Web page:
Fuse boxes represent the electrical “brain” of every home. Not only would it be impossible to access mains power without these devices, but they also play a critical role in terms of safety. While modern boxes represent massive advancements in regards to reliability and accuracy, the fact of the matter is that they also share an interesting history. Let us briefly examine the origins of the modern fuse box so that we can better appreciate their importance within the 21st century.
The Days of the Telegraph
The telegraph came into widespread use during the first half of the 19th century. During these times, the main concerns were lightning strikes that could easily halt communications between two or more points. A French engineer named Louis Breguet was the first one to suggest that thinner conductors (wires) should be employed within telegraph stations to reduce the risk of operators being shocked. The theory was simple.
A thinner conductor is unable to handle a massive electrical load. When the wire snaps, the power ceases flowing. This is actually the same principle employed by most types of fuses.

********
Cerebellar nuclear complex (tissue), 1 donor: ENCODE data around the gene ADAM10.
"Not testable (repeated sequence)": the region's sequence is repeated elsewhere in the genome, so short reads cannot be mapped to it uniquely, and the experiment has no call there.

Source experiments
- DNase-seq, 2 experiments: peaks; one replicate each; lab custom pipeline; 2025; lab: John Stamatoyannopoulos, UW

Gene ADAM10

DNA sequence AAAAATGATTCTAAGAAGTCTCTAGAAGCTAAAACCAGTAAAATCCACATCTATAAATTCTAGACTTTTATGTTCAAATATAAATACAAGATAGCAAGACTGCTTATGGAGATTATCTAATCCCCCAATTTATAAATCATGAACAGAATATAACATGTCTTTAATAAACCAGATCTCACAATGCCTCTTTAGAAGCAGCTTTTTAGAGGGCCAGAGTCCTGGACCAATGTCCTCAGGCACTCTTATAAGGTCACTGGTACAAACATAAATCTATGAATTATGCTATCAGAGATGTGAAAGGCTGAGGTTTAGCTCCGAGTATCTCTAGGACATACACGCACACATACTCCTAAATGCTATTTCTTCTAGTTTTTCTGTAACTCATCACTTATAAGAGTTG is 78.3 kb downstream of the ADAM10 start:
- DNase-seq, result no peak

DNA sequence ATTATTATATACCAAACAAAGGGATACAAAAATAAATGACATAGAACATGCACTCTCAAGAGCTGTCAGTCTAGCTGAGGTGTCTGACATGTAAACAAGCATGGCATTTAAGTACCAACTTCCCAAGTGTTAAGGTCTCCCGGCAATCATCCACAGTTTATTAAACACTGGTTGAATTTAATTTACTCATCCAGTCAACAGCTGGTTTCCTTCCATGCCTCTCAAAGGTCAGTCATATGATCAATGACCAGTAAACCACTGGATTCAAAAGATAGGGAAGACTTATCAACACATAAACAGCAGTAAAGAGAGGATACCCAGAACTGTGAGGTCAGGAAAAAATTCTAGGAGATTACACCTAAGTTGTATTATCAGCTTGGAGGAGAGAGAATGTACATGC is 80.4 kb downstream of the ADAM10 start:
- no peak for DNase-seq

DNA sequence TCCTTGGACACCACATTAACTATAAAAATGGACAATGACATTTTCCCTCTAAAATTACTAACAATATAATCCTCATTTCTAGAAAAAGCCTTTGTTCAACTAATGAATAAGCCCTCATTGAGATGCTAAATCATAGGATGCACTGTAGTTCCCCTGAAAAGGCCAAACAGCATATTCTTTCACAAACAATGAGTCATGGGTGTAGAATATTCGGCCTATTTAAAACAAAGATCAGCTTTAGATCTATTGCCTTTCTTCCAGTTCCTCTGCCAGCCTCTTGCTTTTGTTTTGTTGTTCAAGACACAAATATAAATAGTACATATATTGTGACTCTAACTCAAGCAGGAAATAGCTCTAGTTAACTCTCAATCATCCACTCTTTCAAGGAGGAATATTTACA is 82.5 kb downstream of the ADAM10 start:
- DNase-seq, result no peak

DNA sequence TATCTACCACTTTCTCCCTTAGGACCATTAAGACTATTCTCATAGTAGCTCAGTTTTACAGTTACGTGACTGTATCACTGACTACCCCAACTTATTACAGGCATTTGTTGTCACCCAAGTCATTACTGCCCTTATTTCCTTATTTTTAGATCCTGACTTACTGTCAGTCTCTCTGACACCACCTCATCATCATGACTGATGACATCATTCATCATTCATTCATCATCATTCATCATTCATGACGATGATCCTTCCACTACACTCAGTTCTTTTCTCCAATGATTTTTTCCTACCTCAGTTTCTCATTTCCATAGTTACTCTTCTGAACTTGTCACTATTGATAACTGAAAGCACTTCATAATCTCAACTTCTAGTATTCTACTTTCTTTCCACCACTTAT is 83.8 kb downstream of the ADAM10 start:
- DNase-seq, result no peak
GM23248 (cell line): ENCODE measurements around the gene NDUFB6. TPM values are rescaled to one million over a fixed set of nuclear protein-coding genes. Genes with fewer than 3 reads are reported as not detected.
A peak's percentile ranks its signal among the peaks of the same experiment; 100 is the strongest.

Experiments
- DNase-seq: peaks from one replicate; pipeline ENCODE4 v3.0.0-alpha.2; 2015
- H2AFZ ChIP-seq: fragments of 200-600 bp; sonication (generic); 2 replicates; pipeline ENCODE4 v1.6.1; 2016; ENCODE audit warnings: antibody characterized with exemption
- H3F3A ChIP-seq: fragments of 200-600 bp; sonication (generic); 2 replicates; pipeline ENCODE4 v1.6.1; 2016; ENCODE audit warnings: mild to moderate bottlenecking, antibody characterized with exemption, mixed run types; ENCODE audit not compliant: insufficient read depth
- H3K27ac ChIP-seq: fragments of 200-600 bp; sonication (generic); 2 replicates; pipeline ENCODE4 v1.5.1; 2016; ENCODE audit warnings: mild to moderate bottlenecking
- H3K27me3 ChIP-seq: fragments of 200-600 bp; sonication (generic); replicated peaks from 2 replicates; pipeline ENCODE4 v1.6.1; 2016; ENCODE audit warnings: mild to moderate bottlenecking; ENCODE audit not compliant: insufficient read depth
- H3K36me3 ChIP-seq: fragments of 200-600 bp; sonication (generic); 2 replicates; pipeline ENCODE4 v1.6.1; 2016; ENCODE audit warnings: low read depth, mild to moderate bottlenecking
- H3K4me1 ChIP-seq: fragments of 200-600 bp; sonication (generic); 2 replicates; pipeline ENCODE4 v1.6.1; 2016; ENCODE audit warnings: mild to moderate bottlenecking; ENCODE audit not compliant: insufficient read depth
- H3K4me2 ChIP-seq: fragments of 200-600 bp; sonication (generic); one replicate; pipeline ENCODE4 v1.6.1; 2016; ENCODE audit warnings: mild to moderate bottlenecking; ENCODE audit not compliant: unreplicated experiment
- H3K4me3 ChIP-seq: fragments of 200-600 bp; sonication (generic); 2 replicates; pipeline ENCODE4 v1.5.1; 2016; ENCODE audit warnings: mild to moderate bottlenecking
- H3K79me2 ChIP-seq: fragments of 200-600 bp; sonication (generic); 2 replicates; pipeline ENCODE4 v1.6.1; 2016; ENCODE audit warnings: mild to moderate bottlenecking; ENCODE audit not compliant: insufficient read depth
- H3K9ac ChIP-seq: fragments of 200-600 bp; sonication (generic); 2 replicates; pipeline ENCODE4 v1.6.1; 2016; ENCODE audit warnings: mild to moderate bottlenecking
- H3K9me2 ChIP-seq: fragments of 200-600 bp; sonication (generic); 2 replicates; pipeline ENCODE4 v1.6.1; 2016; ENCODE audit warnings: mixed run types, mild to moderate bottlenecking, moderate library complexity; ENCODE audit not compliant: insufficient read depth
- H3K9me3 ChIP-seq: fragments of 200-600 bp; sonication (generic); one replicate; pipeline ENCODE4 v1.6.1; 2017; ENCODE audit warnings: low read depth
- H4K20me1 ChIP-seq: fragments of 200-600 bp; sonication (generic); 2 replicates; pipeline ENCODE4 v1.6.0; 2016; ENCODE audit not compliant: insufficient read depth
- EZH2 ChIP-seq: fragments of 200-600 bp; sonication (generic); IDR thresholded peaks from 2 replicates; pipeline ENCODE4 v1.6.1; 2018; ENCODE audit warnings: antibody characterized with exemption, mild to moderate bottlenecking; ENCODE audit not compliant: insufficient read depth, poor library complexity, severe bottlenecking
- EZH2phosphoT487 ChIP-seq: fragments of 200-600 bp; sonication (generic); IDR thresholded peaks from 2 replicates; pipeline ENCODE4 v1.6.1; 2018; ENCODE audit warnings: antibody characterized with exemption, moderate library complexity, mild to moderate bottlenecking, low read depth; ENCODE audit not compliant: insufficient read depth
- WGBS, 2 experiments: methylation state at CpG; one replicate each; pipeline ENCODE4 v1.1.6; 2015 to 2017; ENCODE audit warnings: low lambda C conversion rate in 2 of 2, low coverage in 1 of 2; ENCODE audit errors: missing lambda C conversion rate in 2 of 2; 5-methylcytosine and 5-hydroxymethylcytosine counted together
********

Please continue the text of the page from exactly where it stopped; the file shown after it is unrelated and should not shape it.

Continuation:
The Role of Thomas Edison
Thomas Edison was one of the main proponents of direct current (DC) electricity and while this was eventually replaced with alternating current (AC), he still played a critical role in the development of fuses and fusible materials such as thin foil or copper.
Many of these elements were included within his electrical distribution system. However, it was not until the dawn of the 20th century that the concept of the home-based fuse box finally emerged.
Safety and Adaptability
Most early fuse boxes were designed to handle a 30-ampere load through the use of two plug fuses separated by a knife-shaped switch that would cut the power if the amperage exceeded safety limitations. During the 1950s and 1960s, fuse boxes were upgraded to accommodate loads as high as 60 amperes due to a growing number of electrical appliances. The most profound change took place when fuses were replaced with circuit breakers during the latter half of the 1960s.
Unlike fuses which had to be replaced after every event, breakers could simply be slid back into place. They were also considered to be much safer, as the chances of a fire were dramatically reduced. Circuit breakers are still in use today and most can handle up to 200 amperes.
So, fuse boxes do indeed have a rather interesting history. Are you looking to replace an existing panel or do you wish to learn more about your options? If so, a qualified electrician in Leicestershire is only a phone call away. We look forward to hearing from you!